While we tend to associate mobile device shopping with being on the go, you can expect it to be popular when people sit down for Thanksgiving. Jeffrey Grau of eMarketer wryly observed in a research webinar, "People are bringing their smartphones and tablets with them to their Thanksgiving dinner at friends' or relatives' homes and using their mobile devices to shop before and after the Thanksgiving meal."
If you've got deal-hunter guests coming over on Thanksgiving, make sure the Wi-Fi is working.
_Bargain hunters have got some new tools. Websites like Slickdeals and FatWallet for bargain-hunting shoppers have gotten increasingly mainstream over the last few years and have expanded into social media, apps, and in the case of FatWallet, even a cashback rewards program.
That's something you can expect to see more this year from credit card companies and upstarts like Shopkick and MyPoints in addition to retailers themselves. Loyalty programs sometimes offer as much as double-digit percentages for money back on what you buy or store credit toward buying items later on like Buy.com's Rakuten points program.
Some of the more shopping-friendly social media services have also gotten into the act. Users on the aspirational site Pinterest, which has exploded in popularity this year, are being wooed by retailers who figured out that Pinners tend to spend more than other customers. The photo-sharing site Instagam has also become a place for brands to connect with potential customers.
For heavy online shoppers who have to deal with lots of packages, we've been intrigued by one new product, Elephantrunk parcel drop, a secure box to send and receive packages from your front door. It works with major package delivery services and is being sold in a test run through Home Depot.
_Our advice. That's a lot of information to digest, but you can take away this: seek deals both online and in stores this year, stick to trusted retailers and online deal sites (especially when dealing with cashback programs), and pace yourself. Many of the best online deals may not be available until after Thanksgiving. And all those deals happening after Christmas It's never too early to get started on your shopping for 2013.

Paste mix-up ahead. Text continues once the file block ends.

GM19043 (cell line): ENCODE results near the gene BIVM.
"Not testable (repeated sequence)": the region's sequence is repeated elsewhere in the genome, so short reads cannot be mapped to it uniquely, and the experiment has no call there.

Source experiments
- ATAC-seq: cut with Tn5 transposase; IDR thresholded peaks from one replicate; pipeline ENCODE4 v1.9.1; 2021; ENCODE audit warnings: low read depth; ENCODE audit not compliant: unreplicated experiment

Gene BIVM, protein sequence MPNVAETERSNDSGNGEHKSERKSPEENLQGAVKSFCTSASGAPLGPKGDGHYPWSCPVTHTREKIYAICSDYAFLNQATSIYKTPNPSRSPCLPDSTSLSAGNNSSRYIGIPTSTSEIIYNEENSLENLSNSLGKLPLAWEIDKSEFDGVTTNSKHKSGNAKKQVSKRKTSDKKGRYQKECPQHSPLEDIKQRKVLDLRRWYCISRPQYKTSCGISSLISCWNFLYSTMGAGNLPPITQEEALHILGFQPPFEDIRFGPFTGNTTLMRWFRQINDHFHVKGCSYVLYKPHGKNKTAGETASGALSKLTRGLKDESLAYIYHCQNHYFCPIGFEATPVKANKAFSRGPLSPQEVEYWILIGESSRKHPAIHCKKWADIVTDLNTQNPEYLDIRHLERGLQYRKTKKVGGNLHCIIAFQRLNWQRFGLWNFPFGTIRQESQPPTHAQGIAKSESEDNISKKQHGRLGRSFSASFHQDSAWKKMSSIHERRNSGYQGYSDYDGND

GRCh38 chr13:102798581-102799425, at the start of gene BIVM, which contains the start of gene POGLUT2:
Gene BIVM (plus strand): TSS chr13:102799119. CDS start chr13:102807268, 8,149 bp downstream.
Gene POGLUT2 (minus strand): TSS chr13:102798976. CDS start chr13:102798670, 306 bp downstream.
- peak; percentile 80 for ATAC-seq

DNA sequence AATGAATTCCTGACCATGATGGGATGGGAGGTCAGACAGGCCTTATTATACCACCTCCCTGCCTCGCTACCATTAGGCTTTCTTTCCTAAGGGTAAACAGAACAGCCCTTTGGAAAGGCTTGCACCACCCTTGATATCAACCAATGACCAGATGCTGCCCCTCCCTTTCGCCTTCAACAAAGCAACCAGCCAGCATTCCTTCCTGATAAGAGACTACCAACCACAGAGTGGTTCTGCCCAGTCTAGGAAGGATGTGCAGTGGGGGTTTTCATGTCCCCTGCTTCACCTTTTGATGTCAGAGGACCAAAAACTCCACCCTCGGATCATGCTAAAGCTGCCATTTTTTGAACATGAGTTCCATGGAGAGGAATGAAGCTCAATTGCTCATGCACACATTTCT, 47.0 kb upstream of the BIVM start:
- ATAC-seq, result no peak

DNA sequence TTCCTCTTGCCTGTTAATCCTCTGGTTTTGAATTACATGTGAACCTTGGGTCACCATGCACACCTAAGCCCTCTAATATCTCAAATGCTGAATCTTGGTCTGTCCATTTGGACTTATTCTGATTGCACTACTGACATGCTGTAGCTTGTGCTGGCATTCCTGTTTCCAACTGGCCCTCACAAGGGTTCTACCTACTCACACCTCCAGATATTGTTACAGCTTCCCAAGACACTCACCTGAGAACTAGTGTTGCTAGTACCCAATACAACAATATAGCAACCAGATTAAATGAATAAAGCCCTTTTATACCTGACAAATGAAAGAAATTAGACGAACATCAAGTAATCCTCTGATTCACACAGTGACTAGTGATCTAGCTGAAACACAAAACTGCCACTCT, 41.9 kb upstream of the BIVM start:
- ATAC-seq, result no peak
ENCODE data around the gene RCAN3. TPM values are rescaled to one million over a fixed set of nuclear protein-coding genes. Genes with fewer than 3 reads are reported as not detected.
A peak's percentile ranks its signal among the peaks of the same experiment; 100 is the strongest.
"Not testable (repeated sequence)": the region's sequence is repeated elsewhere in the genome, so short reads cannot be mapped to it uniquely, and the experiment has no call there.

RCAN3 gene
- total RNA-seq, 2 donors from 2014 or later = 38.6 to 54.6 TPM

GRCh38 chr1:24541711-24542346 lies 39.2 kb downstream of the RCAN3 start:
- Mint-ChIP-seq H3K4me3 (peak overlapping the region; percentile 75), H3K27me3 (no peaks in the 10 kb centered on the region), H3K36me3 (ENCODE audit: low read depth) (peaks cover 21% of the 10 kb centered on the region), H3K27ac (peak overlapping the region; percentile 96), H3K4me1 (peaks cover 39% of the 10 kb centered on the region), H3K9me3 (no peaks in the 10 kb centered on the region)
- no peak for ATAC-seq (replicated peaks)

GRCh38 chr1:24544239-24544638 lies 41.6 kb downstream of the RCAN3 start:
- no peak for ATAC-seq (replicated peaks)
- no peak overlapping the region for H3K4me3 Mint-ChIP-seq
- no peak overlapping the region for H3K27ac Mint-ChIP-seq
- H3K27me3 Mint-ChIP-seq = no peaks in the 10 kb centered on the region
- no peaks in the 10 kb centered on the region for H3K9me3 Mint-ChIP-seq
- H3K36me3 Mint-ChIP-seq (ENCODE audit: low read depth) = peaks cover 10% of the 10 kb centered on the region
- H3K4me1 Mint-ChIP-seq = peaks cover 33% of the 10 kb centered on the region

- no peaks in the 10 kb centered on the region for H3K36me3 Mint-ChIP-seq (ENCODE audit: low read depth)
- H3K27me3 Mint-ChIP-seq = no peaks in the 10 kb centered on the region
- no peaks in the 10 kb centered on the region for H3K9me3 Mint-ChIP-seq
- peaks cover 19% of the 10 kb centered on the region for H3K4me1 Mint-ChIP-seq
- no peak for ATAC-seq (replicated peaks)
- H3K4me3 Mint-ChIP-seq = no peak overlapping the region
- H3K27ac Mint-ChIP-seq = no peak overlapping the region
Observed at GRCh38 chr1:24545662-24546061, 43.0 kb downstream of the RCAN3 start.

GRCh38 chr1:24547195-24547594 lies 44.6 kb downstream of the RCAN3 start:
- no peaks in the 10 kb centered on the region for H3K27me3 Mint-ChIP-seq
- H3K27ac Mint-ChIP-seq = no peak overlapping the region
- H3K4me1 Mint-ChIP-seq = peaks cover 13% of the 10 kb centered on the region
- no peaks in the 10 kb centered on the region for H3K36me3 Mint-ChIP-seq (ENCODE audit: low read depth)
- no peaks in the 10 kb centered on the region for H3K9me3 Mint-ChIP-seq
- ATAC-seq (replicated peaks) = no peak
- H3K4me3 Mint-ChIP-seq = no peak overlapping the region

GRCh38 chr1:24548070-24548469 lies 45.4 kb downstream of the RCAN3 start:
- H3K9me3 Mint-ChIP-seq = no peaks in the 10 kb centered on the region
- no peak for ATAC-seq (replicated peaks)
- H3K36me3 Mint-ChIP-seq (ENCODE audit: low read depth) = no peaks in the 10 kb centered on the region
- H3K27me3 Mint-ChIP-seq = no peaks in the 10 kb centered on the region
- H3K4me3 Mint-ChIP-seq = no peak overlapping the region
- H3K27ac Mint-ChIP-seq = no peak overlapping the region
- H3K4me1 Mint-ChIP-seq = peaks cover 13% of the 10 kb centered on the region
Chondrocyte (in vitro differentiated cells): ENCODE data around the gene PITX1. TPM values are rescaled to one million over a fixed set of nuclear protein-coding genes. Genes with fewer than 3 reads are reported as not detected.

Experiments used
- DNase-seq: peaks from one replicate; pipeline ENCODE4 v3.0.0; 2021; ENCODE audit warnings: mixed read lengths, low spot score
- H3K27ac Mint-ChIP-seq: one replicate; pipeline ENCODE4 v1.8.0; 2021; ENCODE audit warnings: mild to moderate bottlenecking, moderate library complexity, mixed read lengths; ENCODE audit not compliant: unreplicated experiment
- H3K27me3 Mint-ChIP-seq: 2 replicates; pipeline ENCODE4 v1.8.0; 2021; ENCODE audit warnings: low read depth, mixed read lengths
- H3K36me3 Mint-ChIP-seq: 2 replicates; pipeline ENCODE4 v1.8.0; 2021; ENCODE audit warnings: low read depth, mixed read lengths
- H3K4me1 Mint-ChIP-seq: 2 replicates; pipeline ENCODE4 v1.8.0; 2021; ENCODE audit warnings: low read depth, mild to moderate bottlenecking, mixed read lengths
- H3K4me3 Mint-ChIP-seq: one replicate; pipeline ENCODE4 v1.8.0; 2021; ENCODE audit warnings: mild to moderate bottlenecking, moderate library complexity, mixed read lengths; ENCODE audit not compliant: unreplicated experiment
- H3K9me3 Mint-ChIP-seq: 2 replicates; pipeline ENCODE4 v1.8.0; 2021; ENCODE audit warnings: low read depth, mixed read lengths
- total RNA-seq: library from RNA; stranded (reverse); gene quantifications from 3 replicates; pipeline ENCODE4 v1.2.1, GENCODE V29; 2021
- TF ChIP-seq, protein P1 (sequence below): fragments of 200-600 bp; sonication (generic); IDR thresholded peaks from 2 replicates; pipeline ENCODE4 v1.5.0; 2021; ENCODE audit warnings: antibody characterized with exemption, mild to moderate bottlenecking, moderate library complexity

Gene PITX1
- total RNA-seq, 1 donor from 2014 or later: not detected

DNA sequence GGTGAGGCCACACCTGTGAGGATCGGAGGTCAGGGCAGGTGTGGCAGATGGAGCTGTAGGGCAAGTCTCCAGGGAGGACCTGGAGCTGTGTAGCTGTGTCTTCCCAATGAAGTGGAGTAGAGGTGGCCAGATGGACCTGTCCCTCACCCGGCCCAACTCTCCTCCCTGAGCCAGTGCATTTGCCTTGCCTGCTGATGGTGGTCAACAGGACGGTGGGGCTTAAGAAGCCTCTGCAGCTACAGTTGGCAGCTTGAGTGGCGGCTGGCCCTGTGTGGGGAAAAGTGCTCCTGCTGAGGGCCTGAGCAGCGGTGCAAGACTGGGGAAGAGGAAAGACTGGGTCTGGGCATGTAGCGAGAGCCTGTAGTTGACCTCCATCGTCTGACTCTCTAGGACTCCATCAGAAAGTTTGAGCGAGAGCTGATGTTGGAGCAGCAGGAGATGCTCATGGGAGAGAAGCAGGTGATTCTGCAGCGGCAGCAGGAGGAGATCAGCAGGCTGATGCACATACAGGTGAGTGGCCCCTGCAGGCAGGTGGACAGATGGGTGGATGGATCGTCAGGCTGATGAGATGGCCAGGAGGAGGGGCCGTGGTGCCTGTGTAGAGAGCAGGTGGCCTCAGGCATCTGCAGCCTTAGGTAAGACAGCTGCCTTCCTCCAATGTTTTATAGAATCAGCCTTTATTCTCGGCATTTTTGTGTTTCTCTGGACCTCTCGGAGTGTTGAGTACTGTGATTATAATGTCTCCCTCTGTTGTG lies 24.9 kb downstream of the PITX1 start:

(EDITORS: STORY CAN END HERE)
DIGITAL SAVANT MICRO: WHAT IS QUORA
The web is full of bad and unreliable information. One service that has made great strides in setting the record straight is Quora, a website that launched in 2010 as a way to ask questions and get back answers from experts.
Unlike many other sites that try to do this, Quora has evolved nicely by asking users to list their credentials, by allowing them to vote on the best answers and by creating a way for people to award each other credits.
What used to look like a messaging free-for-all with a small pool of know-it-all "experts" is now more neatly organized and much more comprehensive, with a broader range of topics and users offering their knowledge.
Many questions on the site still deal with technical problems and business challenges, but some of the most compelling and useful stuff on Quora involves more esoteric life questions like, "What does it feel like to be attractive and desired by many " or "What are some cultural faux pas in Liechtenstein "
Often, the questions can be entertaining, but a surprising number of answers turn out to be sincere, thoughtful and even heartbreaking.
Omar L. Gallaga: firstname.lastname@example.org
Read more technology news on Omar L. Gallaga's blog at austin360.com/digitalsavant.